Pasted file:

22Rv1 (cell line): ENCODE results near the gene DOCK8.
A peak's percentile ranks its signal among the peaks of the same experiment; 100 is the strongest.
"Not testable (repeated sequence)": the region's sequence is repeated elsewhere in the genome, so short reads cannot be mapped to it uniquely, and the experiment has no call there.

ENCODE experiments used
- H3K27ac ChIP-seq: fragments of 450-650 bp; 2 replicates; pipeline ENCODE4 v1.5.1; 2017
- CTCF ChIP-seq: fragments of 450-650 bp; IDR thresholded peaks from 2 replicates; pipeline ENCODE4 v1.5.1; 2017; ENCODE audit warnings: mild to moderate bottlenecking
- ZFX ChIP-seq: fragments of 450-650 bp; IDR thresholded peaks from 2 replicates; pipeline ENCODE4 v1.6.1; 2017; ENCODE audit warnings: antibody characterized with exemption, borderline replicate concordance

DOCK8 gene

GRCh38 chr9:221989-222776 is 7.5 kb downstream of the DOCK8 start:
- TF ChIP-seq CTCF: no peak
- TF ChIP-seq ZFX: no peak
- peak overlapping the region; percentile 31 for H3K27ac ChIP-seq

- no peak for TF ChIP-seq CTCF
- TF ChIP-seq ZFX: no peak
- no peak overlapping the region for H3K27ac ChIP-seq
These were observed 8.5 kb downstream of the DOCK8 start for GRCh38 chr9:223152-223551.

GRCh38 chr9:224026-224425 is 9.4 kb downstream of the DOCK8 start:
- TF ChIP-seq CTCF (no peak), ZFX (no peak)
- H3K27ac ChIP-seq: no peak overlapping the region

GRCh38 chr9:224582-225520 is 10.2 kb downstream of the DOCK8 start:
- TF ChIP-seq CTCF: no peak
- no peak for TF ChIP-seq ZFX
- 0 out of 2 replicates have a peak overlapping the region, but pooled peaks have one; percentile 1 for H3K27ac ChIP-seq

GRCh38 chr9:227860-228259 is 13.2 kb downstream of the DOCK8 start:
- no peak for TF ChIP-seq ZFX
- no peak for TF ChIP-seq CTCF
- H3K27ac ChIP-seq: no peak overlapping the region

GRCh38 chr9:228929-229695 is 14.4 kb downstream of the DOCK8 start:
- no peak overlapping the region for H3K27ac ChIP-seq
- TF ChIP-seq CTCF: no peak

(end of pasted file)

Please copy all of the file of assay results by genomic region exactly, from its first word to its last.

22Rv1 (cell line): ENCODE results near the gene DOCK8.
A peak's percentile ranks its signal among the peaks of the same experiment; 100 is the strongest.
"Not testable (repeated sequence)": the region's sequence is repeated elsewhere in the genome, so short reads cannot be mapped to it uniquely, and the experiment has no call there.

ENCODE experiments used
- H3K27ac ChIP-seq: fragments of 450-650 bp; 2 replicates; pipeline ENCODE4 v1.5.1; 2017
- CTCF ChIP-seq: fragments of 450-650 bp; IDR thresholded peaks from 2 replicates; pipeline ENCODE4 v1.5.1; 2017; ENCODE audit warnings: mild to moderate bottlenecking
- ZFX ChIP-seq: fragments of 450-650 bp; IDR thresholded peaks from 2 replicates; pipeline ENCODE4 v1.6.1; 2017; ENCODE audit warnings: antibody characterized with exemption, borderline replicate concordance

DOCK8 gene

GRCh38 chr9:221989-222776 is 7.5 kb downstream of the DOCK8 start:
- TF ChIP-seq CTCF: no peak
- TF ChIP-seq ZFX: no peak
- peak overlapping the region; percentile 31 for H3K27ac ChIP-seq

- no peak for TF ChIP-seq CTCF
- TF ChIP-seq ZFX: no peak
- no peak overlapping the region for H3K27ac ChIP-seq
These were observed 8.5 kb downstream of the DOCK8 start for GRCh38 chr9:223152-223551.

GRCh38 chr9:224026-224425 is 9.4 kb downstream of the DOCK8 start:
- TF ChIP-seq CTCF (no peak), ZFX (no peak)
- H3K27ac ChIP-seq: no peak overlapping the region

GRCh38 chr9:224582-225520 is 10.2 kb downstream of the DOCK8 start:
- TF ChIP-seq CTCF: no peak
- no peak for TF ChIP-seq ZFX
- 0 out of 2 replicates have a peak overlapping the region, but pooled peaks have one; percentile 1 for H3K27ac ChIP-seq

GRCh38 chr9:227860-228259 is 13.2 kb downstream of the DOCK8 start:
- no peak for TF ChIP-seq ZFX
- no peak for TF ChIP-seq CTCF
- H3K27ac ChIP-seq: no peak overlapping the region

GRCh38 chr9:228929-229695 is 14.4 kb downstream of the DOCK8 start:
- no peak overlapping the region for H3K27ac ChIP-seq
- TF ChIP-seq CTCF: no peak